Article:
Jana Drama 8: Every Move Wrong

It’s time to stop being silly, Jana
Sydney Morning Herald

March 15, 2006

JANA Pittman has backed herself into a corner and every move she seems to make from that position is the wrong one. Her decision to pull out of her pivotal part in the Queen’s Baton relay is very sad and another silly move in a series of silly moves.

I’m told Jana has injury concerns or concerns about her body. She could have walked her leg of the relay late yesterday. All that was required of her was 400 or 500 metres of a very slow jog or, as I said, a walk.

I suspect the real reason had more to do with emotional concerns - she was worried about how Melburnians would respond to her. Maybe she thought she’d get booed. She might have had some fool have a go at her but if you live in public, that’s something you have to put up with, inconsequential people who have nothing to do but pick on celebrities.

Jana has to be tougher than that. She has got to stop worrying about what other people think about her. I saw her on television the other day and she had this sad, little “poor me” face. Laugh, Jana. Smile. Mix it up a little. Surprise people, keep them guessing.

If you consider all the incidents that have dogged her in recent times, they are all pretty inconsequential but they all add up to one big issue. I really felt all that rubbish had been put behind her. We had the rubbish of two silly girls bitching at each other when one - and I’m talking about Jana - is a genuinely talented athlete with a truly bright future.

:rolleyes: I couldn’t say whether or not Jana is receiving bad advice because I’m not sure she takes advice. She listens to people but I’m not sure she acts upon their advice.

Jana has to tell herself to to get herself together and get out there and run and clear the slate. She has to remind herself she is young, she is talented and that she has got the world ahead of her.

I truly hope she runs next week and that she runs well. I’m not sure whether you ever completely clear the slate in the eyes of the public once you’ve turned them off but a good performance at the MCG would be a big help.

I am looking forward to the race from the point of view of how Jana handles it. The challenge for her is not the race itself but how she handles it and whether she can keep her focus on it.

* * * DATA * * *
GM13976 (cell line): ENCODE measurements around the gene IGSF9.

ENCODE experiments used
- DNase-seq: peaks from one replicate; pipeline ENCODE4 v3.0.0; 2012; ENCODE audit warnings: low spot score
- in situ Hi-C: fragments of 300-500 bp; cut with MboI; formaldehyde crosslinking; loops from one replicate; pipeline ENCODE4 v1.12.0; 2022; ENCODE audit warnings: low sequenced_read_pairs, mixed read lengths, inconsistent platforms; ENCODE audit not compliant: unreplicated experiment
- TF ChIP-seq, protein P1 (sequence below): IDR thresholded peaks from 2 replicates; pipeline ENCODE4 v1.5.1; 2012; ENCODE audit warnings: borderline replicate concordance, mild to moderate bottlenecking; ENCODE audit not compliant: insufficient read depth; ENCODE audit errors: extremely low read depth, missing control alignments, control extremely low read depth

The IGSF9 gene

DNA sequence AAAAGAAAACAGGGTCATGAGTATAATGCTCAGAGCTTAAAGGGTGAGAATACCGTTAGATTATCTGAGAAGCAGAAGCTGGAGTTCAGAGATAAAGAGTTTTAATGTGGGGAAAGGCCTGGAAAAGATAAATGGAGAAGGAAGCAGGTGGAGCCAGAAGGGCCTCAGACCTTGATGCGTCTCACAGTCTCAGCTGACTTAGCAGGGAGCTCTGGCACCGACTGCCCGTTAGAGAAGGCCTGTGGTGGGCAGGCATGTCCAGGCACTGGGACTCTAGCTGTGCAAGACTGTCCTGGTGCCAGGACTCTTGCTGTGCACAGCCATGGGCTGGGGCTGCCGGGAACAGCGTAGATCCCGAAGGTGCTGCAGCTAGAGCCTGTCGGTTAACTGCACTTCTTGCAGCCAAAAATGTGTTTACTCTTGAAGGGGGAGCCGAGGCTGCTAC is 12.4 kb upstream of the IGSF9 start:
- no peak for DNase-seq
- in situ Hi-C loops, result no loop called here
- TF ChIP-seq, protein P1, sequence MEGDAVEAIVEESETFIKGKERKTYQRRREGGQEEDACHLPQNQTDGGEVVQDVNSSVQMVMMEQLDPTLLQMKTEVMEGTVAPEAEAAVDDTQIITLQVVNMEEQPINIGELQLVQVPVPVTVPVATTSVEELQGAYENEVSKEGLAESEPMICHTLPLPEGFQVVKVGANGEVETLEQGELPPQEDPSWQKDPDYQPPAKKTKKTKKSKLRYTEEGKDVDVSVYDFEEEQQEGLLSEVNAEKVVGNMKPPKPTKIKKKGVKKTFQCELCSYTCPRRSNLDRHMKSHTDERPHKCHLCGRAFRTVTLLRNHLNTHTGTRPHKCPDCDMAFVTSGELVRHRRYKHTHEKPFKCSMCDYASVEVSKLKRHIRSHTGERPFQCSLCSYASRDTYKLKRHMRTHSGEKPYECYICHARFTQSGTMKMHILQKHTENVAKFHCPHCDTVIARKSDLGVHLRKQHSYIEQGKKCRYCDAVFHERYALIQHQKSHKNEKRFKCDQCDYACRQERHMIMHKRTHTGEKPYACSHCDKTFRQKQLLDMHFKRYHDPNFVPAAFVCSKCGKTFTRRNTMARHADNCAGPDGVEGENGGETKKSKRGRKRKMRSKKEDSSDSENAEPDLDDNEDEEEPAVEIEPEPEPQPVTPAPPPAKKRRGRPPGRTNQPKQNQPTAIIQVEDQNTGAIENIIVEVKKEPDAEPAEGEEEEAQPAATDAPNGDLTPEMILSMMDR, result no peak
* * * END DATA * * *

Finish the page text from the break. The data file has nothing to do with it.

But the event I’m most looking forward to is the one that takes place tonight at the MCG - the Commonwealth Games Opening Ceremony. To me, it symbolises the final adrenalin rush before the competition starts. As a competing athlete, I never missed one opening ceremony.

I will always remember my last Commonwealth Games opening ceremony because it was Brisbane and I carried the Queen’s Message. I kept the secret right up until the last minute. I ran into Glynis Nunn in the village, she was competing the next day, and she couldn’t work out why I was still there. I just shrugged and said I couldn’t be bothered going and next thing I was picked up and put in a caravan outside the QEII Stadium until the last minute.

I still remember the stadium erupting. It was unbelievable. I thought it would be the last time I would be in a stadium at a ceremony like that so it felt very special but of course I had the experience of the Sydney Olympic opening almost 20 years later.

Walking out with Betty Cuthbert in the last phase of the torch relay was pretty incredible and my everlasting memory of that night was Betty’s face when she turned around to me and there were tears streaming down.

What we are experiencing in Melbourne today is pretty much Sydney all over again. All the negativity leading up to the Games seems to be dissipating and a huge excitement is taking over the city.

Remember the lead-up to Sydney. There was talk about poor ticket sales; that the venues wouldn’t be ready, that we’d spent too much money, that there were problems in the village whether it was too far away or the beds weren’t long enough or that there was no air conditioning. Air conditioning! I don’t remember every being in a village that had air conditioning. And, of course, there are always the political issues.

But then suddenly everything whirs into action and we have this collective realisation of: ‘Wow! This is really going to work.’ As a community this seems to happen a lot. And Sydney turned out to be the biggest and best Olympics we’ve ever seen and I have no doubt Melbourne is quite capable of proving the biggest and best Commonwealth Games.

In fact, I’m beginning to think that that is the way of Australians, this is the way we build up to big events. It’s something of a national characteristic. We criticise and pick holes in a big event before we just let our hair down and celebrate. Geez, we’re cynical bastards at times.